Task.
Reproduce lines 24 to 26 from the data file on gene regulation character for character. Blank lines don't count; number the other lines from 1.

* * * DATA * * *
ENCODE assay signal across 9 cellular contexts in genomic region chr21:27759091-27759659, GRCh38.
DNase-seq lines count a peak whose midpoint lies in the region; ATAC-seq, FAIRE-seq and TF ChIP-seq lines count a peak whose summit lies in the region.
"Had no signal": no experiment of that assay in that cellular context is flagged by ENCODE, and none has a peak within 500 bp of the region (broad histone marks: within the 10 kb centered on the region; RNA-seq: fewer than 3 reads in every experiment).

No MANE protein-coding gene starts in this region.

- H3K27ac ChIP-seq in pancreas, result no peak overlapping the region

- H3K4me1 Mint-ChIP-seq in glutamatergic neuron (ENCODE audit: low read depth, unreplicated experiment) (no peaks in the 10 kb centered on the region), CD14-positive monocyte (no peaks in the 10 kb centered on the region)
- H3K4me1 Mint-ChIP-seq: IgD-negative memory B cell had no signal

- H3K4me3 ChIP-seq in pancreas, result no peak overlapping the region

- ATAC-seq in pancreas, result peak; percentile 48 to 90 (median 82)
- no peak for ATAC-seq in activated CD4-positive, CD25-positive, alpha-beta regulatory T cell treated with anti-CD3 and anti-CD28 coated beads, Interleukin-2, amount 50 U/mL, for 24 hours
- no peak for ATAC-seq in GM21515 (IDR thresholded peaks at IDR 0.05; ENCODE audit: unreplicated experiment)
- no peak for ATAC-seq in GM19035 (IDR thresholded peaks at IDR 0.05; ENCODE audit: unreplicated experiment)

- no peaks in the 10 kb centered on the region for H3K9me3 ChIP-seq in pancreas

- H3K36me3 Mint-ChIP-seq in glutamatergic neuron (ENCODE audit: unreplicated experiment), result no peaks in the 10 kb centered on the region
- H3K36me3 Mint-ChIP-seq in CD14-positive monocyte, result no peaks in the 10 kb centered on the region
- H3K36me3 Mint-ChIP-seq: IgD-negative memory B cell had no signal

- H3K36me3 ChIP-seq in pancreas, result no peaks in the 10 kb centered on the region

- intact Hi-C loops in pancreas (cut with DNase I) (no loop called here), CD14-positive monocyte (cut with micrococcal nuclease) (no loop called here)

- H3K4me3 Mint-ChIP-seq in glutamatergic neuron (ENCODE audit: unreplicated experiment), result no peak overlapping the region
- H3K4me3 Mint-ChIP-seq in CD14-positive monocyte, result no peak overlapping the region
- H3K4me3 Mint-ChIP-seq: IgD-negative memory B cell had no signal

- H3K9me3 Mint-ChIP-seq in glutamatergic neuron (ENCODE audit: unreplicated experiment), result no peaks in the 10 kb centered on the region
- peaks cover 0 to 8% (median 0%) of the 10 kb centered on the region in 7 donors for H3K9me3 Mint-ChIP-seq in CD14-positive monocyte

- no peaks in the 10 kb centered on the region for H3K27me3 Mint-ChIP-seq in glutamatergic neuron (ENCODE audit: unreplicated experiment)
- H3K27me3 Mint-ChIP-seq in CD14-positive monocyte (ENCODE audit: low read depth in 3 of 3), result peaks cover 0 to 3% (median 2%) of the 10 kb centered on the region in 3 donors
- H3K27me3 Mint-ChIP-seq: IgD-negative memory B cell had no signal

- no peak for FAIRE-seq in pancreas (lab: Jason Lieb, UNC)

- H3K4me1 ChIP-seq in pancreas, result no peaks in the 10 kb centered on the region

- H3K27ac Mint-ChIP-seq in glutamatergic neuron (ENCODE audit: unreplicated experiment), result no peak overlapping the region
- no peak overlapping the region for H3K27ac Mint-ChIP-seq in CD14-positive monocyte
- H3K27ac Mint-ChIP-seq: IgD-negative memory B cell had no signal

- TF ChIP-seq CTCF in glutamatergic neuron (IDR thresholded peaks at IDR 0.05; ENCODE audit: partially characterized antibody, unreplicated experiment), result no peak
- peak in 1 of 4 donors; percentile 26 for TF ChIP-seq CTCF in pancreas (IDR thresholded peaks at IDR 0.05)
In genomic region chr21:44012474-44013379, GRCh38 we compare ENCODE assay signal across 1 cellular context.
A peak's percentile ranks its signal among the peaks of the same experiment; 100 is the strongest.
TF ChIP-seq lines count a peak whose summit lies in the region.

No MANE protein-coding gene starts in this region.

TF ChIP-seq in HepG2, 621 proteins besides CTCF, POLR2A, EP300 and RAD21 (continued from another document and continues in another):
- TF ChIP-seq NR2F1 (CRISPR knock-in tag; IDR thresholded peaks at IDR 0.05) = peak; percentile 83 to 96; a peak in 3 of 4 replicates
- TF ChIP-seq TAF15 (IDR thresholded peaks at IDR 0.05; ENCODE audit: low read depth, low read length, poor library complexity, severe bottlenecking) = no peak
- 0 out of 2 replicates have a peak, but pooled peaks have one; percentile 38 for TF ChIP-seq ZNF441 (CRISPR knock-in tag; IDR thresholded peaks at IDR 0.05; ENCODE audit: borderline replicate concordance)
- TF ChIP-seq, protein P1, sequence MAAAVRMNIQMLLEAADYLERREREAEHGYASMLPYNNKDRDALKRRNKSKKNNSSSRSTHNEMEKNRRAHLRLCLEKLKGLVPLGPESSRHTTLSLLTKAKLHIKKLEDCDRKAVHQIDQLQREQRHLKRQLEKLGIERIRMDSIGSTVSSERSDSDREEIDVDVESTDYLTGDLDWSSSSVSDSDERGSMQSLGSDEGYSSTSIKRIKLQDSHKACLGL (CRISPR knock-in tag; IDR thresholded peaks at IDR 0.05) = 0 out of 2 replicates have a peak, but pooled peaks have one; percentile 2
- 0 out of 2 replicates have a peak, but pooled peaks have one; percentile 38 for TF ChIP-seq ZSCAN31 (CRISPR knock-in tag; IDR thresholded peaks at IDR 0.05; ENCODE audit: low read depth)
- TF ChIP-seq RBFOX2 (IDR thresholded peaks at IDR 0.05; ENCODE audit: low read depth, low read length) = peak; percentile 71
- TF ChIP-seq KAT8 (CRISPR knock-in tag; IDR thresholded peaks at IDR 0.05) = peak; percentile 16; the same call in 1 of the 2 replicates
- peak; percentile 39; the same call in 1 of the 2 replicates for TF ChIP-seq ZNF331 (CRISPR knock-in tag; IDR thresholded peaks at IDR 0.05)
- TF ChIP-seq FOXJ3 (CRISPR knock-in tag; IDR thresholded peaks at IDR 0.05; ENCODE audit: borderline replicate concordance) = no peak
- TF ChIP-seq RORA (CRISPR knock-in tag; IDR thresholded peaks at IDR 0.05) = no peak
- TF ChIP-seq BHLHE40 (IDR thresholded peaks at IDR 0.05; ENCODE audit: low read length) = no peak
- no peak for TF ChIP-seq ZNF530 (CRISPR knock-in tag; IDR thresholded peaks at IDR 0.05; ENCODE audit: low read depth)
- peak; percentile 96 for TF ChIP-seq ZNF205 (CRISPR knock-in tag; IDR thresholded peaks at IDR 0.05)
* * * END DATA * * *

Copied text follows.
- no peaks in the 10 kb centered on the region for H3K27me3 Mint-ChIP-seq in glutamatergic neuron (ENCODE audit: unreplicated experiment)
- H3K27me3 Mint-ChIP-seq in CD14-positive monocyte (ENCODE audit: low read depth in 3 of 3), result peaks cover 0 to 3% (median 2%) of the 10 kb centered on the region in 3 donors
- H3K27me3 Mint-ChIP-seq: IgD-negative memory B cell had no signal